"If Mother lets me," replied the child.
"Oh, I'll see to that; I'll make her let you. What time does the school go in?"
"At three o'clock."
"Very well. You wait for me. I'll come round here at half-past two, and go with you. I want to see the young lady. They'll let me come into the school and learn to sew, won't they?"
"I don't know; you're too big, and you don't want to learn."
"How do you know I don't?"
"Because I do."
Pinky laughed, and then said,
"You'll wait for me?"
"Yes, if mother says so."
"All right;" and Pinky hurried away to take measures for hiding the baby from a search that she felt almost sure was about being made. The first thing she did was to soundly abuse the woman in whose care she had placed the hapless child for her neglect and ill treatment, both of which were too manifest, and then to send her away under the new aspect of affairs she did not mean to trust this woman, nor indeed to trust anybody who knew anything of the inquiries which had been made about the child. A new nurse must be found, and she must live as far away from the old locality as possible. Pinky was not one inclined to put things off. Thought and act were always close together. Scarcely had the woman been gone ten minutes, before, bundling the baby in a shawl, she started off to find a safer hiding-place. This time she was more careful about the character and habits of the person selected for a nurse, and the baby's condition was greatly improved. The woman in whose charge she placed it was poor, but neither drunken nor depraved. Pinky arranged with her to take the care of it for two dollars a week, and supplied it with clean and comfortable clothing. Even she, wicked and vile as she was, could not help being touched by the change that appeared in the baby's shrunken face, and in its sad but beautiful eyes, after its wasted little body had been cleansed and clothed in clean, warm garments and it had taken its fill of nourishing food.
"It's a shame, the way it has been abused," said Pinky, speaking from an impulse of kindness, such as rarely swelled in her evil heart.
"A crying shame," answered the woman as she drew the baby close against her bosom and gazed down upon its pitiful face, and into the large brown eyes that were lifted to hers in mute appeal.
The real motherly tenderness that was in this woman's heart was quickly perceived by the child, who did not move its eyes from hers, but lay perfectly still, gazing up at her in a kind of easeful rest such as it had never before known. She spoke to it in loving tones, touched its thin cheeks with her finger in playful caresses, kissed it on its lips and forehead, hugged it to her bosom; and still the eyes were fixed on hers in a strange baby-wonder, though not the faintest glinting of a smile played on its lips or over its serious face. Had it never learned to smile?
At last the poor thin lips curved a little, crushing out the lines of suffering, and into the eyes there came a loving glance in place of the fixed, wondering look that was almost a stare. A slight lifting of the hands, a motion of the head, a thrill through the whole body came next, and then a tender cooing sound.
"Did you ever see such beautiful eyes?" said the woman. "It will be a splendid baby when it has picked up a little."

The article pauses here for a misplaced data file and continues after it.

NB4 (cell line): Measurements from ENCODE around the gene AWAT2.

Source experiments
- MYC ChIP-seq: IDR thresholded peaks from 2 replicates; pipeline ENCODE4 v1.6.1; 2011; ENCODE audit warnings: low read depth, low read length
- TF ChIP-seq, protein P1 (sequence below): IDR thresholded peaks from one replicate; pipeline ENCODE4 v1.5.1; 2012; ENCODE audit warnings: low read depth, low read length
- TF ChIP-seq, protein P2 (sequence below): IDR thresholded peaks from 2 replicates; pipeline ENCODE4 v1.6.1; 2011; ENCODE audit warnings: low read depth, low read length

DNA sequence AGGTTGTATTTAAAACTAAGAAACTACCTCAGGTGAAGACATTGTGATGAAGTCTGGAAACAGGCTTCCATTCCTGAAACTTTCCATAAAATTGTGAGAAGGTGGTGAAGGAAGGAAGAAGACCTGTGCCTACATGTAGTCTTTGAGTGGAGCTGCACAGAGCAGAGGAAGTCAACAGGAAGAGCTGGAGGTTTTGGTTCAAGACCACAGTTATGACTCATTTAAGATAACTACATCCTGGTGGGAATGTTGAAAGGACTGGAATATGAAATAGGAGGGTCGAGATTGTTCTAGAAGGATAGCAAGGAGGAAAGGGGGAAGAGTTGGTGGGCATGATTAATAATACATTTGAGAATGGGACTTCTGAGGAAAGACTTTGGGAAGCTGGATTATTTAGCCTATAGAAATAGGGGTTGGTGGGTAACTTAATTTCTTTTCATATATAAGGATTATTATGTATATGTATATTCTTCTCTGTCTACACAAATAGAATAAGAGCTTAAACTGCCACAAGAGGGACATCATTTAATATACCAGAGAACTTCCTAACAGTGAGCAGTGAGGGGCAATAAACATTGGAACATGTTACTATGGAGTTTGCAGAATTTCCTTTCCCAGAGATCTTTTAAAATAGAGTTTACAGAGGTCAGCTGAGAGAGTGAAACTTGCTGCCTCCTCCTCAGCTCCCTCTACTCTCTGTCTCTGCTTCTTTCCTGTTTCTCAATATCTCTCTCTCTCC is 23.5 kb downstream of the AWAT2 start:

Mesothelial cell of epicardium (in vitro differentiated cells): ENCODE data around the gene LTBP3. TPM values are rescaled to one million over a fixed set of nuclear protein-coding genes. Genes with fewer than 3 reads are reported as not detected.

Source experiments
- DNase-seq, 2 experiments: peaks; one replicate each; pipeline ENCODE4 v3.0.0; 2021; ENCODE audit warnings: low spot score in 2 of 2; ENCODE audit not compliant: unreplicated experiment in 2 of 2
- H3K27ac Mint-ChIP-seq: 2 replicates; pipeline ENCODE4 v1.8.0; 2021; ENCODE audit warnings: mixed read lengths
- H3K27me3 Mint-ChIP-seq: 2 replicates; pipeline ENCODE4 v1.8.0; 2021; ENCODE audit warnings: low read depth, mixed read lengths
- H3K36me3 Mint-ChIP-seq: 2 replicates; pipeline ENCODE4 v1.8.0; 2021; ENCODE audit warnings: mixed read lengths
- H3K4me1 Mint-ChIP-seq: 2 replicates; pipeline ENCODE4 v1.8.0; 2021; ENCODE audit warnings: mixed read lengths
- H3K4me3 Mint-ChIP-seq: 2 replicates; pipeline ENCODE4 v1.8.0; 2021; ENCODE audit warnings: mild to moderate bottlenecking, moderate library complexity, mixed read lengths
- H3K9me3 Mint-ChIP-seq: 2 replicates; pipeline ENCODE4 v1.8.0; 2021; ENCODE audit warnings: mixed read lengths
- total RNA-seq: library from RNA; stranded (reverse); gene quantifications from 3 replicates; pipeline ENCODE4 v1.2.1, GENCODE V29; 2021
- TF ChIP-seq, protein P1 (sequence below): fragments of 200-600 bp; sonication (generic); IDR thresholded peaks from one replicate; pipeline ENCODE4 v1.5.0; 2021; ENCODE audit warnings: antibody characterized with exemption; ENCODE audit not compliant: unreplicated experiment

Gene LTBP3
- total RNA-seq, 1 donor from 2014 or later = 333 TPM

"Let it pick up as fast as it can," returned Pinky; "but mind what I say: you are to be mum. Here's your pay for the first week, and you shall have it fair and square always. Call it your own baby, if you will, or your grandson. Yes, that's better. He's the child of your dead daughter, just sent to you from somewhere out of town. So take good care of him, and keep your mouth shut. I'll be round again in a little while."
And with this injunction Pinky went away. On the next Thursday she visited the St. John's mission sewing-school in company with the little girl from Grubb's court, but greatly to her disappointment, Edith did not make her appearance. There were four or five ladies in attendance on the school, which, under the superintendence of one of them, a woman past middle life, with a pale, serious face and a voice clear and sweet, was conducted with an order and decorum not often maintained among a class of children such as were there gathered together.
It was a long time since Pinky had found herself so repressed and ill at ease. There was a spiritual atmosphere in the place that did not vitalize her blood. She felt a sense of constriction and suffocation. She had taken her seat in the class taught usually by Edith, with the intention of studying that young lady and finding out all she could about her, not doubting her ability to act the part in hand with perfect self-possession. But she had not been in the room a minute before confidence began to die, and very soon she found herself ill at ease and conscious of being out of her place. The bold, bad woman felt weak and abashed. An unseen sphere of purity and Christian love surrounded and touched her soul with as palpable an impression as outward things give to the body. She had something of the inward distress and pain a devil would feel if lifted into the pure air of heaven, and the same desire to escape and plunge back into the dense and impure atmosphere in which evil finds its life and enjoyment. If she had come with any good purpose, it would have been different, but evil, and only evil, was in her heart; and when this felt the sphere of love and purity, her breast was constricted and life seemed going out of her.
It was little less than torture to Pinky for the short time she remained. As soon as she was satisfied that Edith would not be there, she threw down the garment on which she had been pretending to sew, and almost ran from the room.
"Who is that girl?" asked the lady who was teaching the class, looking in some surprise after the hurrying figure.
"It's Pinky Swett," answered the child from Grubb's court. "She wanted to see our teacher."
"Who is your regular teacher?" was inquired.
"Don't remember her name."
"It's Edith," spoke up one of the girls. "Mrs. Martin called her that."
"What did this Pinky Swett want to see her about?"
"Don't know," answered the child as she remembered the money Pinky had given her and the promise of more.
The teacher questioned no further, but went on with her work in the class.